On the federal budget project, aimed at helping leaders design a more effective budgeting process, CBI and Convergence introduced a similar level-setting process. Instead of debating the merits of acts and procedures that have been adopted over 200 years, CBI facilitators directed participants to the country’s founding document – the Constitution – to examine what is required on budgeting, and what isn’t. This exercise has helped the 25 leaders involved in this process create a remarkably clean slate. Based on a set of principles that they have collectively agreed upon, they are now examining new approaches to budgeting.
CBI and Convergence have also recently launched two other critical initiatives:
Economic Mobility: While there is growing consensus across the ideological spectrum that economic mobility is eroding in the U.S., people are articulating very different analyses and solutions -- and without a common vision, forward progress is stymied. CBI and Convergence have launched an economic mobility initiative to help address this challenging problem, specifically examining how employment in the U.S. could be a more effective engine for economic security and mobility for those in the bottom half of the country’s economic distribution. Thirty leaders representing workforce development, higher education, business, labor, and other sectors began discussions on this issue last summer. Among the topics being explored are: improving job quality, increasing skills, building ladders of opportunity for low-income Americans, reducing barriers to meaningful employment, and providing more stability and economic security for those at the bottom of income distribution.
Improving Reintegration after Incarceration: The U.S. has less than five percent of the world’s population but nearly 25 percent of the global prison population, and recidivism rates within five years are more than 75 percent. Given the human and financial costs associated with incarceration, this topic is garnering a lot of attention across the political spectrum. In a recently launched initiative, CBI and Convergence are conducting an assessment to understand challenges and opportunities connected to this topic. Interviews with stakeholders are revealing that people have deeply-held values that influence their views. Some think of incarceration as a form of punishment, others as a means of addressing public safety. There are people who believe that society should help those incarcerated build skills and attitudes to facilitate their becoming productive citizens upon re-entry. Others think it is important to create connections for those returning to the community, to support their integration and application of learned skills. At the conclusion of the assessment, 25-30 individuals will be invited to participate in a 12-18-month dialogue process to develop a set of recommendations.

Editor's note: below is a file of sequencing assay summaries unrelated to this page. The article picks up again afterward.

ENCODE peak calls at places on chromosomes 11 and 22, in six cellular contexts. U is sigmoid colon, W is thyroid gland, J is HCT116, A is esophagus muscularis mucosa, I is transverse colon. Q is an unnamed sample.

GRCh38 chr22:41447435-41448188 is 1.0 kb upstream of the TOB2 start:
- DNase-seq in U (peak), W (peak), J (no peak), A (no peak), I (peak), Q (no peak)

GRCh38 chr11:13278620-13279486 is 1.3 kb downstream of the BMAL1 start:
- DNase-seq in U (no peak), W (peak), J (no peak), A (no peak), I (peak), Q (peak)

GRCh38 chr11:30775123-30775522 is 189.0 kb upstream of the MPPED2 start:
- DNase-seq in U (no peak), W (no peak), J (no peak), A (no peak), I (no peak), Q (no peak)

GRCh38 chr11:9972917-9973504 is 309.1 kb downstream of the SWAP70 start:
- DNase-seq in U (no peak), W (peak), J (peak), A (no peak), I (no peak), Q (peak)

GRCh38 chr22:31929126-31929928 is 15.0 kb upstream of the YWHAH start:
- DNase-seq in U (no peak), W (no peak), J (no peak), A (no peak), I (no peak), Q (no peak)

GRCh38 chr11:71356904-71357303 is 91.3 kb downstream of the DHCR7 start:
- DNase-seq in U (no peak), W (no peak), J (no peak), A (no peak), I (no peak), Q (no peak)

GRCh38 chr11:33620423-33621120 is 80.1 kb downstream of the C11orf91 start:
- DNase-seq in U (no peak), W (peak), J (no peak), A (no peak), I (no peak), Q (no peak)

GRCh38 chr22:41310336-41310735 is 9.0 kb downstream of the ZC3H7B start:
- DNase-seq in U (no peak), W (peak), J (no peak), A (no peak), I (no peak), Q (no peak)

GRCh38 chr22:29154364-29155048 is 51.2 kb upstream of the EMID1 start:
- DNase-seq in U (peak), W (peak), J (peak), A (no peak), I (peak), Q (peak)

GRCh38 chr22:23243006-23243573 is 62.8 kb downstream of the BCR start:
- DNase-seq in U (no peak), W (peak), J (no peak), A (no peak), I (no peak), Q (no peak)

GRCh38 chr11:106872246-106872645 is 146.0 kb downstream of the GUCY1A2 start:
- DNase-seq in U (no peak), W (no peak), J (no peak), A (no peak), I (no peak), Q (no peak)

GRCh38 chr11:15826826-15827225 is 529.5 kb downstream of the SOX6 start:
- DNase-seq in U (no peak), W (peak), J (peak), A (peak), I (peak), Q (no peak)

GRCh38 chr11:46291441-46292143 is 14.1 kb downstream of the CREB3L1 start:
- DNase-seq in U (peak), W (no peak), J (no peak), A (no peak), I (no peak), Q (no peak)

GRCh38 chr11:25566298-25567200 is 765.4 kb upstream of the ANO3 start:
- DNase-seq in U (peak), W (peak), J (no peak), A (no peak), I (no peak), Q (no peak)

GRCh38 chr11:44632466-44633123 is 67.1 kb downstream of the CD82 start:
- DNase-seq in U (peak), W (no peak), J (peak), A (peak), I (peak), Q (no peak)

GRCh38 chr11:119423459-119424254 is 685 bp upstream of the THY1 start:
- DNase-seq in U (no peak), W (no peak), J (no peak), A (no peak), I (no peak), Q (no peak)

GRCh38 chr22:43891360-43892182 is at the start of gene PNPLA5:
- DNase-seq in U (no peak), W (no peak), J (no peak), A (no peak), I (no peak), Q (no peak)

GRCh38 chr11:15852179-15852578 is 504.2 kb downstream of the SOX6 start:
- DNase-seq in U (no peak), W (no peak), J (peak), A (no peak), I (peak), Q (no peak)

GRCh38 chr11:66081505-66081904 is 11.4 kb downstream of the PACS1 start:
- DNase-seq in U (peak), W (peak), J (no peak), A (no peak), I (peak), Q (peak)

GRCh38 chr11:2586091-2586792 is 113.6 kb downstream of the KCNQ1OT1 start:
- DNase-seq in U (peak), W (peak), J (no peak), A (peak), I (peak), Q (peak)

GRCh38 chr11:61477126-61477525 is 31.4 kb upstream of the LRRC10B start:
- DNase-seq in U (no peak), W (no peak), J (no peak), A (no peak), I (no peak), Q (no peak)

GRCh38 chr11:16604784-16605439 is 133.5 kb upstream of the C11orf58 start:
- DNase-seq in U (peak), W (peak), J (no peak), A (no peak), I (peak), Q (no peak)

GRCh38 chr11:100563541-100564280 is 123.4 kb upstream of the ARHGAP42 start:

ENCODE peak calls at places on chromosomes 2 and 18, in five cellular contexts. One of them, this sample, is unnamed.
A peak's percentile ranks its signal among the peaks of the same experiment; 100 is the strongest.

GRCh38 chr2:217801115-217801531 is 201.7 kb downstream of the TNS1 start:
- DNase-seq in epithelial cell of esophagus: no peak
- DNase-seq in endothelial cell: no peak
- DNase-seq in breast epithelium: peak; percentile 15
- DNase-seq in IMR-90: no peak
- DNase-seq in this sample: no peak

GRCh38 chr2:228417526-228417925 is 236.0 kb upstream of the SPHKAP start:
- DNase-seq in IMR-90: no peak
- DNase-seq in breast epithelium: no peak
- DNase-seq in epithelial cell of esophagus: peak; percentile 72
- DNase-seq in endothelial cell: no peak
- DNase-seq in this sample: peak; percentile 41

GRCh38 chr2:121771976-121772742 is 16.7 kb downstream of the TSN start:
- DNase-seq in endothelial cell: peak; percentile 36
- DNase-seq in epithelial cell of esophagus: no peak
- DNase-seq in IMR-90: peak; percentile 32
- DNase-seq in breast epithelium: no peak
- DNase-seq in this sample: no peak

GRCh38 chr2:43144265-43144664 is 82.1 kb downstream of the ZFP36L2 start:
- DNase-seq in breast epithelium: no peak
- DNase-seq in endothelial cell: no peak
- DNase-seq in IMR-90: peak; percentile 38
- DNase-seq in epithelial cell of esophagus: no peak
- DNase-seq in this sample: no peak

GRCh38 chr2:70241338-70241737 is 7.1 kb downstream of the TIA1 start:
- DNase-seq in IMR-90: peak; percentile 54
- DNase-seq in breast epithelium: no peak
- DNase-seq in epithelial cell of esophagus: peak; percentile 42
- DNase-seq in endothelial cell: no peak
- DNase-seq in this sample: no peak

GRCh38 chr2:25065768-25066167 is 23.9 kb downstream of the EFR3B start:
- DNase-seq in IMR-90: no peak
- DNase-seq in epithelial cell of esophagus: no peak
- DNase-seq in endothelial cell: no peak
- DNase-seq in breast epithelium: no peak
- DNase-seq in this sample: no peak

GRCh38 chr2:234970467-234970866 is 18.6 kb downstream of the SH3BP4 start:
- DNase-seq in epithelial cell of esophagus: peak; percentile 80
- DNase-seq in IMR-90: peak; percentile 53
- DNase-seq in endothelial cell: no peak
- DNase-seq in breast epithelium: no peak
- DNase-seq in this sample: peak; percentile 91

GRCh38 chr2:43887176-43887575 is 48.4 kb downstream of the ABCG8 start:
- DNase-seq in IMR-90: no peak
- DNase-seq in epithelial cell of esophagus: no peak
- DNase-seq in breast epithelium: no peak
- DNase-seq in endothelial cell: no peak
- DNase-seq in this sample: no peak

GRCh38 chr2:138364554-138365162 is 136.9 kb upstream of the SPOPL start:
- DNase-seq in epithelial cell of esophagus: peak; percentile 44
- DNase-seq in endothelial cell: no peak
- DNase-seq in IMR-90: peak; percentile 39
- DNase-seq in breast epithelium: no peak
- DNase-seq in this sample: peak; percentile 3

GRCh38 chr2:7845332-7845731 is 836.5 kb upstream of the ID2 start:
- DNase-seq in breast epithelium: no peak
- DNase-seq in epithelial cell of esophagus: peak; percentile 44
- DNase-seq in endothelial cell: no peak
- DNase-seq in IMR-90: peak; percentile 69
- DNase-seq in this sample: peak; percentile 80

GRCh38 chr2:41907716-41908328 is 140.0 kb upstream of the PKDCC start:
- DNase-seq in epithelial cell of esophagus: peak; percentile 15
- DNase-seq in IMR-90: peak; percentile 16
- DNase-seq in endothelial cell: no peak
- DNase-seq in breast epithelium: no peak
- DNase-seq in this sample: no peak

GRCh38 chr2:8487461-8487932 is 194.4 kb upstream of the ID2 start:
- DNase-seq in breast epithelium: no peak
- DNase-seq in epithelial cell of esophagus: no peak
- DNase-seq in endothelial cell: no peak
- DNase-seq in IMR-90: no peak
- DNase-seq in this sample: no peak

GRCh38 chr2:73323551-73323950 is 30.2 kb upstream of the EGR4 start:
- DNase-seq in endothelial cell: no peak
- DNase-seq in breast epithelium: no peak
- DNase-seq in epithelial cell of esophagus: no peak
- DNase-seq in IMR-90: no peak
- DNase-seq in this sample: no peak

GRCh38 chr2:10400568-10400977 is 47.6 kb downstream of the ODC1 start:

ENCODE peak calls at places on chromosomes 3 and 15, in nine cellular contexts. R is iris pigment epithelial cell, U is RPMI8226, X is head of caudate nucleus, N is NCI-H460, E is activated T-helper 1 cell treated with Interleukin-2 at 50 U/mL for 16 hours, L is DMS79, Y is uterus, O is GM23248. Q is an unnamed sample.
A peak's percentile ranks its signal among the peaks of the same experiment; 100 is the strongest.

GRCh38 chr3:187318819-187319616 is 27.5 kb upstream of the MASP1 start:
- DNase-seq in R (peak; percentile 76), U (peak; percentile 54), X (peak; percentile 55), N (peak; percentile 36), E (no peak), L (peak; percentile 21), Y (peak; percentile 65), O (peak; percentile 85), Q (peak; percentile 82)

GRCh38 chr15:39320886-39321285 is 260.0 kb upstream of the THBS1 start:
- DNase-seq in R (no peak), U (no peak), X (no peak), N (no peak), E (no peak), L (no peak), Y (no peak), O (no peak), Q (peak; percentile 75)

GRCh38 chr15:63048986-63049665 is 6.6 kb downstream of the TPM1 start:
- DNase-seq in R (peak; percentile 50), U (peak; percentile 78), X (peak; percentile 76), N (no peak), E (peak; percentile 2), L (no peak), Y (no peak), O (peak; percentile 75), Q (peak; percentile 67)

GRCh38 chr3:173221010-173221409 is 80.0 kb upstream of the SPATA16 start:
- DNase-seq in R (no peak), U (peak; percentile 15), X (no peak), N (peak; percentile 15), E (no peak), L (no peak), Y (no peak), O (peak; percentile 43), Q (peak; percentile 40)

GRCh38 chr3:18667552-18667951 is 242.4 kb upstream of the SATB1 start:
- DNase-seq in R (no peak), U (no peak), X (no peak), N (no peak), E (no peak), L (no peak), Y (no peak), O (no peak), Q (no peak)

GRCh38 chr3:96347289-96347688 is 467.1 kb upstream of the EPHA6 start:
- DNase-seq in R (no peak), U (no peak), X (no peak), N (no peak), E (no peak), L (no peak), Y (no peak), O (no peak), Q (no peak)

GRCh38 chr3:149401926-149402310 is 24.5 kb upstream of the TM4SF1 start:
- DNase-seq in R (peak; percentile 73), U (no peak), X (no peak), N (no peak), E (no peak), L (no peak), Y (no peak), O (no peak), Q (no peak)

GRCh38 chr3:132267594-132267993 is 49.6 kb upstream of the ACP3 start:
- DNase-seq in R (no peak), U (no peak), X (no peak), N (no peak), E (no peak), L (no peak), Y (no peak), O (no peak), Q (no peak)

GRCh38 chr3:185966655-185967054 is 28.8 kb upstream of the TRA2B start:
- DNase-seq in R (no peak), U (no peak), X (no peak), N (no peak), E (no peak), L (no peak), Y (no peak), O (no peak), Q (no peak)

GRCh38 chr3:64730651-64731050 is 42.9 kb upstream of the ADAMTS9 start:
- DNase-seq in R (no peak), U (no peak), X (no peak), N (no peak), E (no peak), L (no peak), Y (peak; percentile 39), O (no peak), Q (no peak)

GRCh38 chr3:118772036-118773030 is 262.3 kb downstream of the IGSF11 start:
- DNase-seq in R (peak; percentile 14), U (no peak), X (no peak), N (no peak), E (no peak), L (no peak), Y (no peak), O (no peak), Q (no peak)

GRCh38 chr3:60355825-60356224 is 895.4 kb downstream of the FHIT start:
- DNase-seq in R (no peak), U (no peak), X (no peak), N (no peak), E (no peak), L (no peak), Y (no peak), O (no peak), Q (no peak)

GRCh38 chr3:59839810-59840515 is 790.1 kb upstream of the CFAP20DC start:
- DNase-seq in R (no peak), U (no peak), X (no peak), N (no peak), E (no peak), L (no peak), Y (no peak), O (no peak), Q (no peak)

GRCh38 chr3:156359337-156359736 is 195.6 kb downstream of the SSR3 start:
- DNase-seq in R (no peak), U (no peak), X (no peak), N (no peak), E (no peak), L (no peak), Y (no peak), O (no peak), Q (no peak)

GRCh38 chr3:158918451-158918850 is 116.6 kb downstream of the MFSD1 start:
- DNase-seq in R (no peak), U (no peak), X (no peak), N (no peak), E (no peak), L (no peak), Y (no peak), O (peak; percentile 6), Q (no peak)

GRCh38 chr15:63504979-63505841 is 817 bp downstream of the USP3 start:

The CBI-Convergence partnership has presented national leaders with a unique platform for working together and innovating on complex social and economic issues. Our initial successes suggest that the unique and complementary strengths of CBI and Convergence are making a difference on crucial issues -- at a point in time when collaboration seems in short supply in our capital. CBI and Convergence strongly believe that our nation’s leaders can find common when the right people are inspired to come together and build relationships through a highly creative dialogue process. When successful, these dialogues are providing exceptional opportunities for leaders to generate breakthrough results on some of our nation’s thorniest challenges.